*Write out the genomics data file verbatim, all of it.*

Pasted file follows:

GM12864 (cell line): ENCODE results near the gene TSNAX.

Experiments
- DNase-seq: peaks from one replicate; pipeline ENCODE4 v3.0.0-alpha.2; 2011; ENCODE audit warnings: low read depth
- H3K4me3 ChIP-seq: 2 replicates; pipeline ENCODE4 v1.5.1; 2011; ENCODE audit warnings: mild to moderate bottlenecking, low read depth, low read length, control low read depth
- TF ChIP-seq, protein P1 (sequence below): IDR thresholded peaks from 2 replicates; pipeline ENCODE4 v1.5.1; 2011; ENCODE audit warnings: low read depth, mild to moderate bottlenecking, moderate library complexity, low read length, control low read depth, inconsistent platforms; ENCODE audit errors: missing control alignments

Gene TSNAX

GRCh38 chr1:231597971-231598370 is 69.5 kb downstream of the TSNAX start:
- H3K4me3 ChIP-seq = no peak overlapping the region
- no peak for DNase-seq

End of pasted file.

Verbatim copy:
GM12864 (cell line): ENCODE results near the gene TSNAX.

Experiments
- DNase-seq: peaks from one replicate; pipeline ENCODE4 v3.0.0-alpha.2; 2011; ENCODE audit warnings: low read depth
- H3K4me3 ChIP-seq: 2 replicates; pipeline ENCODE4 v1.5.1; 2011; ENCODE audit warnings: mild to moderate bottlenecking, low read depth, low read length, control low read depth
- TF ChIP-seq, protein P1 (sequence below): IDR thresholded peaks from 2 replicates; pipeline ENCODE4 v1.5.1; 2011; ENCODE audit warnings: low read depth, mild to moderate bottlenecking, moderate library complexity, low read length, control low read depth, inconsistent platforms; ENCODE audit errors: missing control alignments

Gene TSNAX

GRCh38 chr1:231597971-231598370 is 69.5 kb downstream of the TSNAX start:
- H3K4me3 ChIP-seq = no peak overlapping the region
- no peak for DNase-seq